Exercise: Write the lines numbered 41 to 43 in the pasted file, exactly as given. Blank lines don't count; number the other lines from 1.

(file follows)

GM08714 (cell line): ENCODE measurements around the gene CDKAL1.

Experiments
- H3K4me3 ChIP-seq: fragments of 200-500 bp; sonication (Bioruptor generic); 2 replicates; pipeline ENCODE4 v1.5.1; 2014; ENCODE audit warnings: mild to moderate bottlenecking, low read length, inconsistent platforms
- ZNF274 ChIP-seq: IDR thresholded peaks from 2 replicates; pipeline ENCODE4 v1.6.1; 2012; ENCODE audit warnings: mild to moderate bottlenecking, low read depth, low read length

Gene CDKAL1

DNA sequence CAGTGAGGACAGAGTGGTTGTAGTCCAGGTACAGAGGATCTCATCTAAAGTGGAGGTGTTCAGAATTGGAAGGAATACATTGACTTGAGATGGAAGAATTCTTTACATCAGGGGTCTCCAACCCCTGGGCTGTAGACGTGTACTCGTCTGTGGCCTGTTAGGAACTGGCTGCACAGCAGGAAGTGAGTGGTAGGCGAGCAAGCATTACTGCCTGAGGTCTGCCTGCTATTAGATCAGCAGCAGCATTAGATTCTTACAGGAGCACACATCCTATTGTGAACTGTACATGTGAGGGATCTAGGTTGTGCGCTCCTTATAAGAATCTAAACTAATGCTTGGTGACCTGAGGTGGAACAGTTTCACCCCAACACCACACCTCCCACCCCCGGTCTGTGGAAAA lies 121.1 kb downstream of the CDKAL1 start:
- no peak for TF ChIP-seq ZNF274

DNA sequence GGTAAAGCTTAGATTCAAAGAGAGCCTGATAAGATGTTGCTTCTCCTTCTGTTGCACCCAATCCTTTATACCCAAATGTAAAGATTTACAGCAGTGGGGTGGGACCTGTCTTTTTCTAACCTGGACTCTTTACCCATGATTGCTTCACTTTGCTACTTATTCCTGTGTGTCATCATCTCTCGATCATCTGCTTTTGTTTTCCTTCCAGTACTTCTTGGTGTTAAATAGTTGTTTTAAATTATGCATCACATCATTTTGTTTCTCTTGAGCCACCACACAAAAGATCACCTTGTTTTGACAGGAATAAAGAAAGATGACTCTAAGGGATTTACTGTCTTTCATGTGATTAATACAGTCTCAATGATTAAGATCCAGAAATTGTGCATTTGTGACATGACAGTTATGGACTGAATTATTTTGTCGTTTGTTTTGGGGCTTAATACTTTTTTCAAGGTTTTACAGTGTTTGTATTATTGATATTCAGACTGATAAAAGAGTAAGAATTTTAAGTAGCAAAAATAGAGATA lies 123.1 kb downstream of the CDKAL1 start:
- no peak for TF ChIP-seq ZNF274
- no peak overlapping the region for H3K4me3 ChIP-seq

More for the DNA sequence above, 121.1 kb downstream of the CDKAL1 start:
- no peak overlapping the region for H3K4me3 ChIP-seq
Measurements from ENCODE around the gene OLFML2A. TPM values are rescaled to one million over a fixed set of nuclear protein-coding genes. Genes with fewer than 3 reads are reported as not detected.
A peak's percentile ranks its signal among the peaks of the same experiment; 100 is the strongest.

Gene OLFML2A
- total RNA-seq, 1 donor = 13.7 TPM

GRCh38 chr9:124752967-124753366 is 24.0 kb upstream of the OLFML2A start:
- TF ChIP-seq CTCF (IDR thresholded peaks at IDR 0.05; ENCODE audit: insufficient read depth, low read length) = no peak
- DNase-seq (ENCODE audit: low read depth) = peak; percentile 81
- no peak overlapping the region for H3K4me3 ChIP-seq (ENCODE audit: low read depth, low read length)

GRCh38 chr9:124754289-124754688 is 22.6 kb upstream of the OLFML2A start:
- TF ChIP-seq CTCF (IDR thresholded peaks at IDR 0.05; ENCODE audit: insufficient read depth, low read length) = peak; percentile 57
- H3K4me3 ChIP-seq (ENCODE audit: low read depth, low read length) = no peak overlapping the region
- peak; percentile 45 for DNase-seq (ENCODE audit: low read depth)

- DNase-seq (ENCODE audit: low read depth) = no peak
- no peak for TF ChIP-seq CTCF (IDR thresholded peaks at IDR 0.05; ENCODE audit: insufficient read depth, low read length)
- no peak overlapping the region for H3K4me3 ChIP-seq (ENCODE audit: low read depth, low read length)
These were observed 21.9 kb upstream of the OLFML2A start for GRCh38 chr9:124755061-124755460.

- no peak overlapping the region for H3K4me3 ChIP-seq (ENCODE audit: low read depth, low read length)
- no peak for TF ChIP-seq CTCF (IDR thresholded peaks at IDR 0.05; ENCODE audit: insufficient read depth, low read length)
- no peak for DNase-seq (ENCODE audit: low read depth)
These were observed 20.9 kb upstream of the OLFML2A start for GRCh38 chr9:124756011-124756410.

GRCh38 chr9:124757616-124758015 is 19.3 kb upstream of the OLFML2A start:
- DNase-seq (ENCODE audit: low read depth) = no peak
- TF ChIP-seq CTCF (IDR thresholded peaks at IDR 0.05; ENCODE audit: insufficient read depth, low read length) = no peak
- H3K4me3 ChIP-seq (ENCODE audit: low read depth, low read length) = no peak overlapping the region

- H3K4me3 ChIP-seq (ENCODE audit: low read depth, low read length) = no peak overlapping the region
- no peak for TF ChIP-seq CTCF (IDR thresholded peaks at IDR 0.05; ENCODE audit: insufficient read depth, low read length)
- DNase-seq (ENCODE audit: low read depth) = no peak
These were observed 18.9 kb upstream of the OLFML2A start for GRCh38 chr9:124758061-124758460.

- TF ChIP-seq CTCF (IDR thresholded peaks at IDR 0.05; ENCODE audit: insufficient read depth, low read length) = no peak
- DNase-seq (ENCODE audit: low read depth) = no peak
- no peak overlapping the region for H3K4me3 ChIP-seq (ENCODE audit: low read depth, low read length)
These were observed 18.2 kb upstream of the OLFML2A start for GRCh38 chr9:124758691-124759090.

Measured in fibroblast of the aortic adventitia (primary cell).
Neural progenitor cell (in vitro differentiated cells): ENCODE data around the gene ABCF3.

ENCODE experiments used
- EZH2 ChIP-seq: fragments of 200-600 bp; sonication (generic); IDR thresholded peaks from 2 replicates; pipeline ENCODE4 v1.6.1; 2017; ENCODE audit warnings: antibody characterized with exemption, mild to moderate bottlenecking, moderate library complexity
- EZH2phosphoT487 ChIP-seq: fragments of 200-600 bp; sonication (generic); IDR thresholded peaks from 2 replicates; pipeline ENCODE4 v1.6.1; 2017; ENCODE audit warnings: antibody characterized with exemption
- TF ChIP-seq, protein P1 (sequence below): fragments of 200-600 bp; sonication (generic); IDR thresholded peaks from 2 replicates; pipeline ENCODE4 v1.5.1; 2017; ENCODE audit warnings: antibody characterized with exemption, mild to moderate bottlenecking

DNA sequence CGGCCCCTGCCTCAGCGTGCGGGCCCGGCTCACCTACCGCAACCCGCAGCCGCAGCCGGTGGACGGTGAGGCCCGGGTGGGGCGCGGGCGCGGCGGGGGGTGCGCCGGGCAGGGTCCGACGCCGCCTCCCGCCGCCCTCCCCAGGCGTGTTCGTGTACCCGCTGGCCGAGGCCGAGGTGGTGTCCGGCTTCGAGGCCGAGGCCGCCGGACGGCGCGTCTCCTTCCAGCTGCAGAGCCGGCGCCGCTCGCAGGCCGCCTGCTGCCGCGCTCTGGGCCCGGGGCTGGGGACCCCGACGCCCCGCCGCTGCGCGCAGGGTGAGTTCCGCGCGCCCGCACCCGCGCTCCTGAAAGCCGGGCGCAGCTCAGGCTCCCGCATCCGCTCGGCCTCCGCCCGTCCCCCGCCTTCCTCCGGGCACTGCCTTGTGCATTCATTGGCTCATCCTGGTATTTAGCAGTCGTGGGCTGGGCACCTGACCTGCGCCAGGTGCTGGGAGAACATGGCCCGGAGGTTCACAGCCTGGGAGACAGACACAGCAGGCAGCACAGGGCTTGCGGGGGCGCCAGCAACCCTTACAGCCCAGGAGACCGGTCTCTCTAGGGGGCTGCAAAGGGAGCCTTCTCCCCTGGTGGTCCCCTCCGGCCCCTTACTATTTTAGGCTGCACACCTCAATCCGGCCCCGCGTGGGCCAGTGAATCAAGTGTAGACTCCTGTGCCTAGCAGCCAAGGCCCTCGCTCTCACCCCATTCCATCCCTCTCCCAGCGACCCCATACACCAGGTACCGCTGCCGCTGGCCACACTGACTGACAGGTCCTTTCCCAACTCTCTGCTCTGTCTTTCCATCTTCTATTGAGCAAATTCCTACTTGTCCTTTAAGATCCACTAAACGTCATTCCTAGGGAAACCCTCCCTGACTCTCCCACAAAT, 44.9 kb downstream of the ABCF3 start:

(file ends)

- TF ChIP-seq CTCF (IDR thresholded peaks at IDR 0.05; ENCODE audit: insufficient read depth, low read length) = no peak
- DNase-seq (ENCODE audit: low read depth) = no peak
- no peak overlapping the region for H3K4me3 ChIP-seq (ENCODE audit: low read depth, low read length)